It was very dark, and the wind howled horribly around her…After the first few whirls around, and one other time when the house tipped badly, she felt as if she were being rocked gently, like a baby in a cradle. Toto did not like it…Hour after hour passed away, and slowly Dorothy got over her fright…In spite of the swaying of the house and the wailing of the wind, Dorothy soon closed her eyes and fell fast asleep…
She was awakened by a shock…Dorothy sat up and noticed that the house was not moving; nor was it dark, for the bright sunshine came in at the window, flooding the little room…The cyclone had set the house down…in the midst of a country of marvelous beauty.
Dorothy twirled into Oz. Surely, she was awe-fully afraid trembling with the dangerous promise of a brave new world.
Mary, Mary and Salome went into the dark tomb, rather than continuing in darkness, light reflected off a young man’s white robe. The angel of God, spoke and they heard through their trembling, “Do not be alarmed; you are looking for Jesus of Nazareth, who was crucified. He has been raised; he is not here. … go, tell his disciples and Peter that he is going ahead of you to Galilee; there you will see him, just as he told you.” Christ is risen. Risen indeed.
Mythologist Joseph Campbell explored the powerful patterns of myths and how many cultural stories are rooted in central motifs.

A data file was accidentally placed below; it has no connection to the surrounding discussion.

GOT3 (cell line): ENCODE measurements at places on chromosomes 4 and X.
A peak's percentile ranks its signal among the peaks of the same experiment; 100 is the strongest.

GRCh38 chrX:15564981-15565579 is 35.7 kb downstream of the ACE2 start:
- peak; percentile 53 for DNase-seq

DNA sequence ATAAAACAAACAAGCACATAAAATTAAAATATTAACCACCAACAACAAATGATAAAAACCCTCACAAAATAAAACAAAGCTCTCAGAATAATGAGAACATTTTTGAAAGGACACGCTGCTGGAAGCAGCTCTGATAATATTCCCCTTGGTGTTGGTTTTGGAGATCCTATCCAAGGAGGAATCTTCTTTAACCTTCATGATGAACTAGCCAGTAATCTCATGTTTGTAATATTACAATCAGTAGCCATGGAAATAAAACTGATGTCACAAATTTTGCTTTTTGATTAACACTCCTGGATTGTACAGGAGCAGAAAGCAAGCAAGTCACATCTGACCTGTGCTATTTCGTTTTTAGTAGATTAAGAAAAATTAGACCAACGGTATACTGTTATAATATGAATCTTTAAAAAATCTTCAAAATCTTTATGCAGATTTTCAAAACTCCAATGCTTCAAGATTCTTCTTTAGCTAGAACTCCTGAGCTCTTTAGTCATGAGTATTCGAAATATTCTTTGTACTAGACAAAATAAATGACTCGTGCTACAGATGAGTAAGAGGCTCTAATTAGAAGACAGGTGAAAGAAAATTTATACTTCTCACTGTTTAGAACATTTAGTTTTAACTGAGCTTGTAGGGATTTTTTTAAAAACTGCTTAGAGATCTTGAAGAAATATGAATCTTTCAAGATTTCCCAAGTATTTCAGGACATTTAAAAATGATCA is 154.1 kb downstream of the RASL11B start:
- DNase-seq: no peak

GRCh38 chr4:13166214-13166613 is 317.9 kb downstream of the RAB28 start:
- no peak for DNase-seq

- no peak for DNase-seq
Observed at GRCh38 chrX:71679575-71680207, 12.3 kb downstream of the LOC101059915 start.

Resurrection’s core myth may be rooted in the mysterious near death experiences of so many who perceive travelling through dark tunnels ending in light. Experiencing new worlds of light, they return to life transformed.
Alice, Lucy and Dorothy, follow a similar mythical pattern rooted in the narrative of Mary, Mary and Salome’s entrance into the tomb and their encounter with resurrection. All of the women travel through tunnels of darkness. They fear. They encounter new worlds, worlds of grand color, extravagant adventure, and serious danger. And they return forever changed. They dance resurrection’s hope.
Mary, Mary and Salome encountered the power of resurrection. Jesus was indeed the Son of God. They encountered the awesome reality that everything Jesus taught and preached was true. It was true that God ushered in a new world. Life should not return to its regular shapes: the division of haves and have nots should not continue to grow, the walls between in-crowd and outcast should not rise, the imperialism of Rome or its successor empires should not exploit.